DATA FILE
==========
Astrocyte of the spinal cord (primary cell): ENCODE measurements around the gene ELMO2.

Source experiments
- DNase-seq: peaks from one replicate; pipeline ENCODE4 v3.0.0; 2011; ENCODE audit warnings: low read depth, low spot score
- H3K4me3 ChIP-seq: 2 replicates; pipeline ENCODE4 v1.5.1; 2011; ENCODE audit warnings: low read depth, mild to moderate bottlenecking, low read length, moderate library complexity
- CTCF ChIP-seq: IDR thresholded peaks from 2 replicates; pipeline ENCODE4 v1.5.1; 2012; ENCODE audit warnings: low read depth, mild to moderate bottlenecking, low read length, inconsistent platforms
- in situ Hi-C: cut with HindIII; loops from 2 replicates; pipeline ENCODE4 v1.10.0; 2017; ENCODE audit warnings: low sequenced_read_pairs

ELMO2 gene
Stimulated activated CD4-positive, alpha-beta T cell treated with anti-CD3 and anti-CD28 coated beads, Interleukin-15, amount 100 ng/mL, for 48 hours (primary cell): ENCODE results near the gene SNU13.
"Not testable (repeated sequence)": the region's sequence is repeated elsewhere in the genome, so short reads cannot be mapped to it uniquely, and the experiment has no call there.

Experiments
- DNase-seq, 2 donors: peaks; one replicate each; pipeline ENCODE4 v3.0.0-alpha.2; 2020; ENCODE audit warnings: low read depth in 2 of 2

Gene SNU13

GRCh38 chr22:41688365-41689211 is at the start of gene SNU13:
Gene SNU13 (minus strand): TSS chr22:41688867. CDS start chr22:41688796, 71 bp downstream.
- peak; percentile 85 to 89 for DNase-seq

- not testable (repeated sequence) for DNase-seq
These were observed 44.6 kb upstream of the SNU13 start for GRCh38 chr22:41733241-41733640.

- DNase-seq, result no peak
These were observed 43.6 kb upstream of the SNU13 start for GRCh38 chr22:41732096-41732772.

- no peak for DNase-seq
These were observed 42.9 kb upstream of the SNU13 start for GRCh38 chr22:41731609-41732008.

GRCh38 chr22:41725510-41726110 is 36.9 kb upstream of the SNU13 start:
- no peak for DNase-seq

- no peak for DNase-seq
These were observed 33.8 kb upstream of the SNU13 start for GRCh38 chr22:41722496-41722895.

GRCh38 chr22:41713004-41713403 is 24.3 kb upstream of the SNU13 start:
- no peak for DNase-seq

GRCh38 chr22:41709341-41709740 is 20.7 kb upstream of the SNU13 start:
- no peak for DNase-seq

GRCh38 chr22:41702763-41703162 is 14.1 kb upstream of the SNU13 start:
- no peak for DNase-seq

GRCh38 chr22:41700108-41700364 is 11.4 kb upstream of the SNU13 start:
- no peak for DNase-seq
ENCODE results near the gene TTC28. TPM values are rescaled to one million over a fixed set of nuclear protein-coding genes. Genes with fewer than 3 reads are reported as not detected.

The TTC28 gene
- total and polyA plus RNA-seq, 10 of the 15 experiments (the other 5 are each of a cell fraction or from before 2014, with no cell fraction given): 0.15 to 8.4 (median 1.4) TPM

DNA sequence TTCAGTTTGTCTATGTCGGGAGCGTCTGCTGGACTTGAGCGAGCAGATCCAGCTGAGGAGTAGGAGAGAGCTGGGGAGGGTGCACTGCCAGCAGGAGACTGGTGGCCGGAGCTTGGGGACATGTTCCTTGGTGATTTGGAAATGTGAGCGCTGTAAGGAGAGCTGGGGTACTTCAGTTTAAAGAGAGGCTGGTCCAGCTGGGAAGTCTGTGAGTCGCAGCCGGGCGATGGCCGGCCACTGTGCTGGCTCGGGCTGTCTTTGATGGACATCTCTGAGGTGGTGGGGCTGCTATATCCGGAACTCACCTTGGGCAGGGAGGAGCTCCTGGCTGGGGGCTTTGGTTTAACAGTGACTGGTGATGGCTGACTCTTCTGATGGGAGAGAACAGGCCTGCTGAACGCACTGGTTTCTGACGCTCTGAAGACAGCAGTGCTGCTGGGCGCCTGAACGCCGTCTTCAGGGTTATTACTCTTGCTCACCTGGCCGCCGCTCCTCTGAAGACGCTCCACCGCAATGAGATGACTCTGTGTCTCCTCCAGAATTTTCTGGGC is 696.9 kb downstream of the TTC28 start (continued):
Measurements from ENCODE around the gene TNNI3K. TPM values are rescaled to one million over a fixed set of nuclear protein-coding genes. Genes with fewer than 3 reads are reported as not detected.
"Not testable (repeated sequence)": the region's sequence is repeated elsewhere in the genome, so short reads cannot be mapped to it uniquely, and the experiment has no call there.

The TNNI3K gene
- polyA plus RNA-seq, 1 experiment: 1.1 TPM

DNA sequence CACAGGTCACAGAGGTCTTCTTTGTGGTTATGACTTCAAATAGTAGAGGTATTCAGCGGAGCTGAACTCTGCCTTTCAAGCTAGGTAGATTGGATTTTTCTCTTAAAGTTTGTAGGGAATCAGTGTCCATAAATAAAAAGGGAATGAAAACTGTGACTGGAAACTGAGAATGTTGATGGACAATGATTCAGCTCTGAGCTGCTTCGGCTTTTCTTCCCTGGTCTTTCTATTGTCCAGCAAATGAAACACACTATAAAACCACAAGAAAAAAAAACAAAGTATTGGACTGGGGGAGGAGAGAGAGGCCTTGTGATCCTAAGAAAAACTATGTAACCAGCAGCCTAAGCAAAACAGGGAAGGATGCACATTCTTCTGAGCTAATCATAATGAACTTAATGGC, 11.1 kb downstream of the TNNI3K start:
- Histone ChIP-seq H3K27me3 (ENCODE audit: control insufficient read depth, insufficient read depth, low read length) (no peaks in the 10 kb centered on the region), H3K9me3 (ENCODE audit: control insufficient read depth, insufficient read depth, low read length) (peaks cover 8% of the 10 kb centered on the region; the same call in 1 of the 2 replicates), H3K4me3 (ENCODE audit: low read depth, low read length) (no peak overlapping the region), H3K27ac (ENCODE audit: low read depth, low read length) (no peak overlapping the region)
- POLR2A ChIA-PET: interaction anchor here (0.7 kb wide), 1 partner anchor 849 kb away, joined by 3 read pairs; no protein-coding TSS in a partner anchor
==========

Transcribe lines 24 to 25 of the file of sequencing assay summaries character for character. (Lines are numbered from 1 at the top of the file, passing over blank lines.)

- no peak for DNase-seq
These were observed 33.8 kb upstream of the SNU13 start for GRCh38 chr22:41722496-41722895.